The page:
Chicago is prime real estate when it comes to harnessing high school basketball talent. Fifteen years ago, Fox Sports featured the city with a television show called "Preps: Chicago Hoops." The show featured some of the best high school talent that the city had to offer. It was able to put the spotlight on well-known hoopers such as Luther Head (NBA), Will "The Thrill" Bynum (NBA), Sean Dockery (Duke), Eddy Curry (NBA) and a host of others.
Back then, Chicago wasn't too far removed from the Kevin Garnett and Ronnie Fields era at Farragut High School, so it made sense to feature the next crop of great players coming from Chi-Town. This show was honestly ahead of its time. Today, you can type in the most popular high school basketball players' names into YouTube, and a plethora of highlights will show up. In 2001, though, you had to either see them play in person or just speculate how good the players were until you actually saw them.
With "Preps," fans had the luxury to see Eddy Curry beast his way from Thornwood High School to the NBA as well as get the opportunity to watch lesser-known players, such as Jason Straight, Kyle Kleckner and LeVar Seals, make a name for themselves.
Let's take a trip down memory lane to relive some of the best moments from the show.
Not to slight Tracy McGrady, but Luther Head may be the originator of the self off-the-backboard slam dunk. In the New York vs. Chicago High School All-Star Game, Head did the unthinkable by faking out his defender making it seem like he was passing the ball to a teammate, but before the defender noticed, it was a tad bit too late.
At that time, you couldn't tell me anything wrong about Dockery. He didn't have a lot of flash to his game like many Chicago point guards, but he was a damn good one. In his junior year, he was an unstoppable force on both offense and defense.
He didn't make it to the NBA as many expected, but he went on to play four solid years at Duke. Dockery's collegiate success helped enhance the pipeline from the city schools in Chicago to the tobacco roads, as players such as Jahlil Okafor and Jabari Parker would go on to play for the almighty Coach K.
With "The Grindfather" Tony Allen taking his talents to Butler County College, Will Bynum was the sole leader at Crane High School during his senior season. He was arguably the most exciting high school player in the country. Bynum averaged 27 points and seven dimes in his senior season, wowing fans with an array of dunks and no-look passes. The high-flying, diminutive point guard was must-see TV at all times. Bynum was my favorite player from the show, and it made it even sweeter that he had a chance to enjoy a successful collegiate and professional basketball career.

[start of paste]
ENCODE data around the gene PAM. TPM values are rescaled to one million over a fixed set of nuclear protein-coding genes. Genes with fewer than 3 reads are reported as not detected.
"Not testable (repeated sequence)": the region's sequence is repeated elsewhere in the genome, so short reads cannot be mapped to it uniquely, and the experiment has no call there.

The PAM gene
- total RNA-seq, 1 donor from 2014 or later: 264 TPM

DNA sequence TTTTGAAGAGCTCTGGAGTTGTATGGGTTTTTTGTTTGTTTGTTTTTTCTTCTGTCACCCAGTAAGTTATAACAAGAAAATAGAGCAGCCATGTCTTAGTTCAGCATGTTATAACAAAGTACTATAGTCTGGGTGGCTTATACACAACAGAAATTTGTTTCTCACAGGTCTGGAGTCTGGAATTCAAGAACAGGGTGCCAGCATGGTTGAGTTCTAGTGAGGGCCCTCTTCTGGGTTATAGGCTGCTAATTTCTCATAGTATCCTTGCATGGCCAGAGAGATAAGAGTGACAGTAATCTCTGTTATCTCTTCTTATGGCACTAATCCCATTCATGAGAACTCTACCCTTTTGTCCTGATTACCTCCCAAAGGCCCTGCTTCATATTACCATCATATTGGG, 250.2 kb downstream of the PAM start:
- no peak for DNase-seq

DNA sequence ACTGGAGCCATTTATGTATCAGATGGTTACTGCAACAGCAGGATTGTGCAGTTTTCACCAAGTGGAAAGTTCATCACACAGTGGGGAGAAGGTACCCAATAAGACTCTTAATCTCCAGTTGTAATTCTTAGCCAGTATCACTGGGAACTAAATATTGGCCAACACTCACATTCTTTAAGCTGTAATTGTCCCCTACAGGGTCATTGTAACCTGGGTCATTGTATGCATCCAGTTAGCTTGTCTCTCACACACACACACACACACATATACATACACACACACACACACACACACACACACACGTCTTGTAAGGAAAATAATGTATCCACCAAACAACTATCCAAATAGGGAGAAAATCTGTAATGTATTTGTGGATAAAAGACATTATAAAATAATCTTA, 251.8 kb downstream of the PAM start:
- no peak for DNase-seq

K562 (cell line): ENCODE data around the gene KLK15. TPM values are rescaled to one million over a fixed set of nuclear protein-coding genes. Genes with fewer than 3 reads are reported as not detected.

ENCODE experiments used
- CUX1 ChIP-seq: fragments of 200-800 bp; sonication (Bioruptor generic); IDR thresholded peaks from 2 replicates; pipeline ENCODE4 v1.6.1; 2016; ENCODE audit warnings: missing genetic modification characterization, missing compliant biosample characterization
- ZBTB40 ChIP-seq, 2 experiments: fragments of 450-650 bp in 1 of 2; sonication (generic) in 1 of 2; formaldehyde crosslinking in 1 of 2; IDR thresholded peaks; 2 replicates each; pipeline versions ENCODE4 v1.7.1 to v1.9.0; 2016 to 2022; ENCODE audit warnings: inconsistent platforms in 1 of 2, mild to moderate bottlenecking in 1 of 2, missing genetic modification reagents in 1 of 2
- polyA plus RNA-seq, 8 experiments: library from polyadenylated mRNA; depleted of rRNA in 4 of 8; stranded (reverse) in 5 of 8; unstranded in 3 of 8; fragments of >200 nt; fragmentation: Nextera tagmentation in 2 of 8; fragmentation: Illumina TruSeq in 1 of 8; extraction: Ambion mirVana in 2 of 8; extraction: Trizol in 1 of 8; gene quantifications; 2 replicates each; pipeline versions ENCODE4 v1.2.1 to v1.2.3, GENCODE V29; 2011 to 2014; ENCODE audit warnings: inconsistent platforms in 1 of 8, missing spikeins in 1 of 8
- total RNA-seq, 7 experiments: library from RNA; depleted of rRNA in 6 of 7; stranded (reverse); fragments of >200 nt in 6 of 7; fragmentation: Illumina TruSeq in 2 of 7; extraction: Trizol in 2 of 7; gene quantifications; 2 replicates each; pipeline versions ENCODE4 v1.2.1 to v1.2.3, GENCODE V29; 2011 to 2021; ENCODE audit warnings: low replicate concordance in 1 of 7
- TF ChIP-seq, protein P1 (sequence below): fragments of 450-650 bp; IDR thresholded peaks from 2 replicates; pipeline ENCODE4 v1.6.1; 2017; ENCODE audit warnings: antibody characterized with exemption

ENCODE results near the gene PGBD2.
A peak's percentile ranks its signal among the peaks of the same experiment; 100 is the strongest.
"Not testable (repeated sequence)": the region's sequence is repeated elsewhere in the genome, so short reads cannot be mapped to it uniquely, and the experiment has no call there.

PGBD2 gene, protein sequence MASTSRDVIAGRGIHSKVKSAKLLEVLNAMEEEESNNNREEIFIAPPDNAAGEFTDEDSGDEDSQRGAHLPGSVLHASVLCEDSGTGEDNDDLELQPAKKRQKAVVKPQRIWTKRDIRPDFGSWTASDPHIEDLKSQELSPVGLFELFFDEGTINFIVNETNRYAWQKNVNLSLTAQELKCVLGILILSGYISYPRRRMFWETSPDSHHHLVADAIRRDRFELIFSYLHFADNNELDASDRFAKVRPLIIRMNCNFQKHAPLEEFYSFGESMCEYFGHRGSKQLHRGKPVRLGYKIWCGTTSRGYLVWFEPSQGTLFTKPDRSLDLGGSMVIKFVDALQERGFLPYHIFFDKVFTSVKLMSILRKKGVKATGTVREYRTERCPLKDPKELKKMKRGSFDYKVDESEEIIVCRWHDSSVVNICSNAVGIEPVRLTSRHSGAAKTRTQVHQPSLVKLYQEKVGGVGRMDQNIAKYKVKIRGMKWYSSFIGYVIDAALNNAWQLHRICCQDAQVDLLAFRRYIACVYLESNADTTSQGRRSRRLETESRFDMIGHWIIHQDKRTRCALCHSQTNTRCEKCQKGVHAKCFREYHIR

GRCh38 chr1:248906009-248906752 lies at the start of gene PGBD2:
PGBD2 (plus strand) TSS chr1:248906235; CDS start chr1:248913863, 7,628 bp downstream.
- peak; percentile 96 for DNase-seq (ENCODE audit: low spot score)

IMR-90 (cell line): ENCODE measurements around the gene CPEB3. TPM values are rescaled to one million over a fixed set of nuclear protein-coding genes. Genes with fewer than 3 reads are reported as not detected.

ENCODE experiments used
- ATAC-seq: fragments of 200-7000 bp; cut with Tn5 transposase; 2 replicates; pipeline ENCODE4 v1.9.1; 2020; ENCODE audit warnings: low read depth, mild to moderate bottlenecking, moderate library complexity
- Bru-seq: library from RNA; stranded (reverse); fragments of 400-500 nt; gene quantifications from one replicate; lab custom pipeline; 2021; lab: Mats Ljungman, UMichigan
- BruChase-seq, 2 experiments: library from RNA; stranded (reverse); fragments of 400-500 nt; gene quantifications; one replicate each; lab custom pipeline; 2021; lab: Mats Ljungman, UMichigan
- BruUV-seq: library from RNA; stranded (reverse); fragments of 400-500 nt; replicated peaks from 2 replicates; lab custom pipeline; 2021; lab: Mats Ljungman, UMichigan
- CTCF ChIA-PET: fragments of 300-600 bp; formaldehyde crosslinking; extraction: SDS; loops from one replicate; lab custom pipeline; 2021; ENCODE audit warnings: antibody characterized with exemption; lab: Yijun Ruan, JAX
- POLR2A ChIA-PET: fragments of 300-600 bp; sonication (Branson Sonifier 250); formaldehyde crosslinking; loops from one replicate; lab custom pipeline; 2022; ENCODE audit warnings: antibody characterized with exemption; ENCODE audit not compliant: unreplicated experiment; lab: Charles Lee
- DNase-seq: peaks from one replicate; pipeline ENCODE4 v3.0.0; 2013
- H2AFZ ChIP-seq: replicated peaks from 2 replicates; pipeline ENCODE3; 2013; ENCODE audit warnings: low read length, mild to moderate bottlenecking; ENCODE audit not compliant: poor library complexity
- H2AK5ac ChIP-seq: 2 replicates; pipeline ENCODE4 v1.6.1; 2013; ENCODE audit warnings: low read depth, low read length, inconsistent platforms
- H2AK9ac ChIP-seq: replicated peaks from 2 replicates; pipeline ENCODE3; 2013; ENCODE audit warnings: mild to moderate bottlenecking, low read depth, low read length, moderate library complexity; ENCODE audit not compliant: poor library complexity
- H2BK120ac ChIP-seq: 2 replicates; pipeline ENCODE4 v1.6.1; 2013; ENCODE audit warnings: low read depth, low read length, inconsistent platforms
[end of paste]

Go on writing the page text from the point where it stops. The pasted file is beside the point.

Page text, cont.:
Before becoming a semi-successful NBA center, Eddy Curry was arguably one of the best players in the country in 2001. In a class that featured Tyson Chandler, David Lee, James White, Dajuan Wagner, Kwame Brown, Mo Williams and T.J. Ford, Curry was ahead of all of them. At a time when many high school players were contemplating making the jump from high school to NBA, it wasn't uncommon for scouts to believe that Curry didn't need to play college basketball.
Watching Curry's rise as a senior in high school was awesome to see. From him winning Mr. Basketball to receiving an opportunity to play in the McDonald's All-American Game, it felt as if I was apart of that journey. I remember vividly how dominant he was on the court, but at times you could see he would have moments when he would drift away during games. Curry didn't become Shaq-like in the NBA like many pegged him to be, but he still had a pretty solid NBA career.
Before the days of "Love and Hip-Hop" and all of the other low-level reality television shows, this show was about as real as it comes. "Preps" captured a lot of the struggle that many young teenagers face in the rough streets of Chicago. The trials and tribulations that they had to deal with off the court helped fuel them to what they became on the court.
Many of the teens with hoop dreams around the world want to get their families out of poverty-stricken neighborhoods to make a better life for them. Whether it's getting a free college education or making it to the NBA, being in position to improve one's family has always been at the forefront. Looking back on it 15 years later, it is good to see that most of the guys from the show had opportunities to graduate from college, play in the NBA or overseas, and, of course, mature into successful grown men.
Absolutely LOVED that show!... useta be up early b4 work to catch episodes!... around 5am here in East Coast...watching P.Beverley in these playoffs has me diggin' for Hs🏀 Chitown-style...and THIS show was IT! Great article...great show! Thx
Great stuff here. I thought Sean Dockery was going to be a legend.
Thanks Ed. I was also on the Dockery bandwagon. I wish he would have been unleashed at Duke, but he still had a solid college career.
Dope breakdown... I like how you expanded on this post.. I remember you scratching the surface a few years ago.
Thanks J.T., I had to turn back the clock with this one lol.
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